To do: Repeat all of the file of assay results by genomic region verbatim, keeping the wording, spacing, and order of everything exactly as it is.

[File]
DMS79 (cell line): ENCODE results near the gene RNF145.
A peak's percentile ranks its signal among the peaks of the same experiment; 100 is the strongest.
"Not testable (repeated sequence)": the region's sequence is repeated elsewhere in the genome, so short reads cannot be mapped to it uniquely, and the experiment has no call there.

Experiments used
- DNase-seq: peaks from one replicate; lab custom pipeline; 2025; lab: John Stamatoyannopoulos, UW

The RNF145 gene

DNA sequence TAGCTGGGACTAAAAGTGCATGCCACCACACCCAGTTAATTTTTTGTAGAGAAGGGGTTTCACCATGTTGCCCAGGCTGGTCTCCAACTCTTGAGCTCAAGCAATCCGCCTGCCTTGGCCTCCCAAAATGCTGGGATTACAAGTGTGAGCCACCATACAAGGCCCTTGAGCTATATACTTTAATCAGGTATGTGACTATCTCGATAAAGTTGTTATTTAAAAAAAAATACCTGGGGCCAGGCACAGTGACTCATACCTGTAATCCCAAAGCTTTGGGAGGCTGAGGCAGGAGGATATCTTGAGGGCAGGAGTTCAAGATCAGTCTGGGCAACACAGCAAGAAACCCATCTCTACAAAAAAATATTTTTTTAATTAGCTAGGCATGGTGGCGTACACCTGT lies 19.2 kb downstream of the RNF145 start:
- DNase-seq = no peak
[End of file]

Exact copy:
DMS79 (cell line): ENCODE results near the gene RNF145.
A peak's percentile ranks its signal among the peaks of the same experiment; 100 is the strongest.
"Not testable (repeated sequence)": the region's sequence is repeated elsewhere in the genome, so short reads cannot be mapped to it uniquely, and the experiment has no call there.

Experiments used
- DNase-seq: peaks from one replicate; lab custom pipeline; 2025; lab: John Stamatoyannopoulos, UW

The RNF145 gene

DNA sequence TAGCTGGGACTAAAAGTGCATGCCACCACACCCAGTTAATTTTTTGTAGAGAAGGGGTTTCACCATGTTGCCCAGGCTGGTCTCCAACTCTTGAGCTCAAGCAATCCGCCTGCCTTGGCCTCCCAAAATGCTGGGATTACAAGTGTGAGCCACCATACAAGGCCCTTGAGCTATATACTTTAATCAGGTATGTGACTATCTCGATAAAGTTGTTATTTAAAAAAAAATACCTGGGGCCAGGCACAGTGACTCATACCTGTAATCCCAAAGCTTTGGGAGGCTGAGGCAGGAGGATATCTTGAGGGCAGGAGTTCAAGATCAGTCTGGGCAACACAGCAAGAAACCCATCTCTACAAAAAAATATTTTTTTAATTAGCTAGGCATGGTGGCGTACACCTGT lies 19.2 kb downstream of the RNF145 start:
- DNase-seq = no peak